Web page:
What Is Z-Hop (Vertical Lift)? – Should You Enable It?

Slicer software is becoming more advanced day by day, adding new experimental features that can become helpful to make 3D printing easier by solving some of the commonly encountered issues during printing.

As nothing is as straightforward as it seems in the 3D printing world, some of these features aren’t always beneficial for all printers and all scenarios and may even produce worse results when you enable them.

Today, we will be discussing one of the most commonly talked about experimental features, known as z-hop, or vertical lift, depending on the slicer software you use.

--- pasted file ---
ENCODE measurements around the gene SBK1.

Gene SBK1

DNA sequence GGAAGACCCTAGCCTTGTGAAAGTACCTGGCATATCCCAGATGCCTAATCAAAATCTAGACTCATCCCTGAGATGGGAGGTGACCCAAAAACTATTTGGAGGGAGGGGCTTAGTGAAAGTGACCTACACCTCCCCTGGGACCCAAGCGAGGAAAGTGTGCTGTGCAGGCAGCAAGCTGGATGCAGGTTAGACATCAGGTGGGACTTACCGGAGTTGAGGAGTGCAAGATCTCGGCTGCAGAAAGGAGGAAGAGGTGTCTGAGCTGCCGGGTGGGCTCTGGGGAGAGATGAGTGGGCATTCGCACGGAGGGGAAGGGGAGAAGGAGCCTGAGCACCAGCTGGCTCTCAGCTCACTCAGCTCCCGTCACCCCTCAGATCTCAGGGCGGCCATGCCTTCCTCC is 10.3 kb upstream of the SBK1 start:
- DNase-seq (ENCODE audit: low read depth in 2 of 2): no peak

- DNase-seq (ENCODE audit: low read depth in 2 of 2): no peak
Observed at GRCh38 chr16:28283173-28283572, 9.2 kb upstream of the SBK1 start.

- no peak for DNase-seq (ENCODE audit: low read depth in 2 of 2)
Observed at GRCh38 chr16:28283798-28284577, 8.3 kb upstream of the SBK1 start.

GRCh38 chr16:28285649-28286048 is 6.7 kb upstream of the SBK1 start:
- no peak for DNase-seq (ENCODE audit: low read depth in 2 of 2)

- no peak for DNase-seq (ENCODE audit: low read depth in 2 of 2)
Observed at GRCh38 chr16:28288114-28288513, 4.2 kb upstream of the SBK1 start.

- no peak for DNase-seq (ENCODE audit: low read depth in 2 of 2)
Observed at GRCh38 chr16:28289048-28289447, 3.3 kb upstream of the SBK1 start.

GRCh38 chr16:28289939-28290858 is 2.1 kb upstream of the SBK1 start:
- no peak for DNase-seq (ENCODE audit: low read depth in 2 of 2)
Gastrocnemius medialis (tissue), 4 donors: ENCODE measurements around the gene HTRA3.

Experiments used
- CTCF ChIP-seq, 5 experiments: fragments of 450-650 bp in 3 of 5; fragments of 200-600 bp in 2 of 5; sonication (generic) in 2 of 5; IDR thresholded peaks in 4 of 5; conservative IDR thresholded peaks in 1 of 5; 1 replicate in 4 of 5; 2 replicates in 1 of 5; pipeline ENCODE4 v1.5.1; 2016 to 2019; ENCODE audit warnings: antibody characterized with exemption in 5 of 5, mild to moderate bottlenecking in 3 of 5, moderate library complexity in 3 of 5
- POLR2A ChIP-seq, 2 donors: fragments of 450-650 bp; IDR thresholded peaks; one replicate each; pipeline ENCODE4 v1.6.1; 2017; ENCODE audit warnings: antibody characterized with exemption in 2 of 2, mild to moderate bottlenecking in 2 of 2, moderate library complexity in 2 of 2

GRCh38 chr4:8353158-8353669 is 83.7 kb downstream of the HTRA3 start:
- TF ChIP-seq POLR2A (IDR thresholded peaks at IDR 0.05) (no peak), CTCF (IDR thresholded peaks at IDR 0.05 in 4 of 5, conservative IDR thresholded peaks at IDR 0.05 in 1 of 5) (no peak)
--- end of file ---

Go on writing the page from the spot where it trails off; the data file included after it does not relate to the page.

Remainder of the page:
So, what is z-hop, and should you enable it on your slicer?

Z-hop (vertical lift) is an experimental feature that causes the printhead to move up or the build plate to move down (depends on the type of the printer) by a slight margin after a retraction.

The primary thought behind the z-hop feature is to prevent plastic from blobbing by creating a small distance between the nozzle and the object.

As there are mixed opinions about the z-hop feature due to varying results, we can only recommend experimenting with it yourself and see whether it gets you good results.

Z-hop is definitely an innovative solution to prevent blobbing, but it clearly doesn’t work as intended in every scenario, considering the mixed feedback within the community.